4 things adult learners need to balance school and work

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4 things adult learners need to balance school and work

Adult learners often face a difficult path to graduation. Many have to juggle full-time jobs, family care, and other responsibilities on top of school work.

For these students, balancing school and work can be precarious and overwhelming, writes Natalia Lusinski for Bustle. To understand how adult students find their footing, Lusinski spoke with 13 women juggling college and a full-time career.

The women represented a variety of different industries and degree paths. Some are pursuing a bachelor’s degree or a certificate, others are working toward an advanced degree. Although their experiences differed, a few common themes emerged. Here’s what adult students say they need to balance school and work successfully.

1: Self-awareness

“I’ve been able to find balance by keeping myself grounded, focusing on what I love, and being thankful every day for the opportunities I have in front of me,” says Larisa, a 20-year-old professional wakeboarder and student at the University of Pennsylvania. “It’s challenging to juggle so many different things at once, but if you know what you’re passionate about, it’s easier to prioritize the things that matter and to avoid wasting time.”

2: Time management

“It is very important to have a schedule and to stick with it,” says Becky, a 30-year-old marketing professional and MBA student. “Getting school work done after working is exhausting, but if you organize when you have deadlines, around your work schedule, it’s possible.”

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Adult students need to choose their commitments carefully to avoid burnout, says Dani, a 22-year-old communications professional and business student at Simon Fraser University. “When you are balancing school and work at the same time, there are some things that you will have to sacrifice,” says Dani. “Learning how to say ‘no’ is one of the most important life skills that I’ve learned, and it saves me a lot of disappointment and wasted time.”

3: Flexible schedules

Research has found that flexible course schedules are critical to adult student success. Spencer, a 25-year-old digital marketer and interdisciplinary studies student, says the flexibility of online courses were her saving grace. “Being able to essentially attend class in my PJs in the comfort of my home allowed me to keep my sanity, especially during those hectic work days.”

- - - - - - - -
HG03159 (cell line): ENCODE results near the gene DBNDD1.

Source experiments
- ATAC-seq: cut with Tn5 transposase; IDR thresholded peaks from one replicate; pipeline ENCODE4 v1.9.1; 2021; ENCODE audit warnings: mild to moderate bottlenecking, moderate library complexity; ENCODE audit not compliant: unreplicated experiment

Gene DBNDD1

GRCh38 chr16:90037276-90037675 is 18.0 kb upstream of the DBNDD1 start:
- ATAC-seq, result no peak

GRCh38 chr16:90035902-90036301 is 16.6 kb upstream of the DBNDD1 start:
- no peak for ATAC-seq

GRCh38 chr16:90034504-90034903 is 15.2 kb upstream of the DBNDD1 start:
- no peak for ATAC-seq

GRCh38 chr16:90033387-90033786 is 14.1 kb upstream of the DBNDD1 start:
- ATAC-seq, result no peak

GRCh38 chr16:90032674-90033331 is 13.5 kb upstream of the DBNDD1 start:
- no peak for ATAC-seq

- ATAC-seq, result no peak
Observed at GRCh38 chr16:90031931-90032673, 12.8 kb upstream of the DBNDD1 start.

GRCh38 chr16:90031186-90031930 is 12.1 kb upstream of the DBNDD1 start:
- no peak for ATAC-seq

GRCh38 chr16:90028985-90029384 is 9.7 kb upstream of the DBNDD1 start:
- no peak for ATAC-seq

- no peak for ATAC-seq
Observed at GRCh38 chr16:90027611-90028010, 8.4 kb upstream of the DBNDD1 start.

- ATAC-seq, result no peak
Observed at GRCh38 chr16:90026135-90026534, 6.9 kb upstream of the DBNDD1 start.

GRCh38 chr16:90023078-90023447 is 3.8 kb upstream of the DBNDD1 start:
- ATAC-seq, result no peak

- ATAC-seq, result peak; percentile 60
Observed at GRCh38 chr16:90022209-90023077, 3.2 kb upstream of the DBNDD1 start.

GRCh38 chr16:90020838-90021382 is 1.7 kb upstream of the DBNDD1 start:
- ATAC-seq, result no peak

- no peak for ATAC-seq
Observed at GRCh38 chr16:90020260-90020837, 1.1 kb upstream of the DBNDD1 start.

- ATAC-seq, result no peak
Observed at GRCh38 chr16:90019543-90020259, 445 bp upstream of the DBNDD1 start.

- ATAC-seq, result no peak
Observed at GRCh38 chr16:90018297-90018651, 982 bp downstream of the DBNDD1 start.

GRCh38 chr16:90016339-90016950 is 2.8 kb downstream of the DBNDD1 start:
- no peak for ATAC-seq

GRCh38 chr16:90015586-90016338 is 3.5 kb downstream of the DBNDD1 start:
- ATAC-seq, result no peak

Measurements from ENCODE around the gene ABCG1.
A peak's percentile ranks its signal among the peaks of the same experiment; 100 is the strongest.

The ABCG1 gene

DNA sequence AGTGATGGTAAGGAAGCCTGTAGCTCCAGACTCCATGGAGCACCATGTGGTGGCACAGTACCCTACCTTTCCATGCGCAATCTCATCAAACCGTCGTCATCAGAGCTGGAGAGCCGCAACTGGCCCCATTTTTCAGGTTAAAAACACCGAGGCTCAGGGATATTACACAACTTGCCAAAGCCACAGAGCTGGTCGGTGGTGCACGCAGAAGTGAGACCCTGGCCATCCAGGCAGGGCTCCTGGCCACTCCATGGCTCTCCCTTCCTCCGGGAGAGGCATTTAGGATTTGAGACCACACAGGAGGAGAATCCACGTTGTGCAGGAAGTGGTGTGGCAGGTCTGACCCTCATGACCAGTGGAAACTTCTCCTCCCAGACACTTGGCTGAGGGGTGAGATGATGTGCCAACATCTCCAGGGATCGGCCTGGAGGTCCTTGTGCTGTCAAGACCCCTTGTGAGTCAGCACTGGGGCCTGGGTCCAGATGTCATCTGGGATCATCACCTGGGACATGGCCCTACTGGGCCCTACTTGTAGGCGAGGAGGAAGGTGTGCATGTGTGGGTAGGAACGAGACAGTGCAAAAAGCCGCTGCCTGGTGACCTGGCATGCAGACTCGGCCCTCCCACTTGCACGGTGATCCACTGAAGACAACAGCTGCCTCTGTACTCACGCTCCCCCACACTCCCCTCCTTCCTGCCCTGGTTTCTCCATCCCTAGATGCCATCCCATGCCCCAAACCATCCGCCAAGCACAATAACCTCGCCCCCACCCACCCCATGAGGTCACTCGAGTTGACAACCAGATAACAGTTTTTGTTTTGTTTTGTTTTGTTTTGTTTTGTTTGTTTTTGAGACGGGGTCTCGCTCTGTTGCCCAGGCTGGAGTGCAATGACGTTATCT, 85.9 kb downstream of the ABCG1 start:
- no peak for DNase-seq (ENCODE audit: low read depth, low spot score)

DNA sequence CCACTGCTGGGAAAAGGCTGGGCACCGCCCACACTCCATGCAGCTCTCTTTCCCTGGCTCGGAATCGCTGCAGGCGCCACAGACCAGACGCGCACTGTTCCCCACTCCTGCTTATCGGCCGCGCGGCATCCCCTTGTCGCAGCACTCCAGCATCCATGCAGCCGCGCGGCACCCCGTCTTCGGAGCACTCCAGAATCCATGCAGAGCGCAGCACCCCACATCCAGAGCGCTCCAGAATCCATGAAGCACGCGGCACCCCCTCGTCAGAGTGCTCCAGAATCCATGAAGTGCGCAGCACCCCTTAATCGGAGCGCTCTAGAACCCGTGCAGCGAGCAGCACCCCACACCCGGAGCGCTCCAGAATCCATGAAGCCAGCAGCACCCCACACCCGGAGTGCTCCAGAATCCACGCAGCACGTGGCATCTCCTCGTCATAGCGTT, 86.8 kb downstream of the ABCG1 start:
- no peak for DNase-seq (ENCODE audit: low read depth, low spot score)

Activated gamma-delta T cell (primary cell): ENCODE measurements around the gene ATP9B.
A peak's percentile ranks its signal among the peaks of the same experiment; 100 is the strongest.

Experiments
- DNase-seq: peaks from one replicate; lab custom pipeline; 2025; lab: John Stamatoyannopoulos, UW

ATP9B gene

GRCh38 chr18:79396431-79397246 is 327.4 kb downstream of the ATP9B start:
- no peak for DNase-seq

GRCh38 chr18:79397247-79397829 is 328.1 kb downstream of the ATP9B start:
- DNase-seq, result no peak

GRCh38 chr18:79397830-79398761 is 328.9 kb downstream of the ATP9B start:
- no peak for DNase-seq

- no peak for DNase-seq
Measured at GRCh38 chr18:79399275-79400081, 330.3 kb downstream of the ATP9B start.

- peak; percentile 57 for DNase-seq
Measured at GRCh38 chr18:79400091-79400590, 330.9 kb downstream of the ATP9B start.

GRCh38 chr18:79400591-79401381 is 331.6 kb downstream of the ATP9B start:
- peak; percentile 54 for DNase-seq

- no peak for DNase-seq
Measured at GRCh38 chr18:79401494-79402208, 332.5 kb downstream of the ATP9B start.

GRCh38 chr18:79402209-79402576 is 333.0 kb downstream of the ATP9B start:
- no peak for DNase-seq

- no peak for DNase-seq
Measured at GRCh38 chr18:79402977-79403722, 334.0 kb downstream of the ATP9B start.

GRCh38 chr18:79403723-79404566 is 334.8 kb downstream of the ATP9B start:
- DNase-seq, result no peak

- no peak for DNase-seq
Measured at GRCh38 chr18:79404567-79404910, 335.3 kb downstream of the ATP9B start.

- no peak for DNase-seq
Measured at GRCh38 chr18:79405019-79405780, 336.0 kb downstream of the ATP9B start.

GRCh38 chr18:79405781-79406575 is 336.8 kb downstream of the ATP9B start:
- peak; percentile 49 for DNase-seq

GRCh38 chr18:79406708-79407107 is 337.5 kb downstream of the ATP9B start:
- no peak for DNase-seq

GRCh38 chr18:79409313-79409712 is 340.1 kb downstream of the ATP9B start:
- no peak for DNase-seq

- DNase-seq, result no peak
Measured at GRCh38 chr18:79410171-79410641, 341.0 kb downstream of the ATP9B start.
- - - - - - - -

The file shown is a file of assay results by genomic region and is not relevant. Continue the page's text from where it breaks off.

A more flexible schedule at work can help, too. Jenn, a 29-year-old resume writer and doctoral student, advises adult students to be upfront with management about their academic responsibilities. “My manager understands that my homework load can get heavy sometimes, and whenever that happens, she tries her best to give me fewer clients,” says Jenn. Anna, a 20-year-old communications professional and student, echoes the same sentiment. “In the best case scenario, working for an employer who is open to flexible hours makes it much easier.”

Also see: How Snead State eased adult learner anxiety—and secured 800 course enrollments

4: A support system

A strong support system will help adult students power through the stress of juggling school and work, says Elizabeth, a 30-year-old production manager and business student. “I wanted to get my MBA so I would never be dependent on someone else and, ironically, I don’t know if I would be able to finish with my sanity intact if it weren’t for my family and my fiancé.”

Clare, a 27-year-old product support specialist and sociology student, offers similar advice. “Be honest with those around you: There will be days when you feel like it’s all too much and you’ll need an understanding support system to get you through” (Lusinski, Bustle, 7/10/18).

Read more about the adult learner market

Adult learners: Who they are & what they want from college

How 3 colleges keep adult learners on track to graduate

60% of adults have considered returning to college, but worry about cost

3 tweaks colleges make so adult learners can focus on learning

4 things adult learners want out of college

To recruit more adult students, think like Amazon

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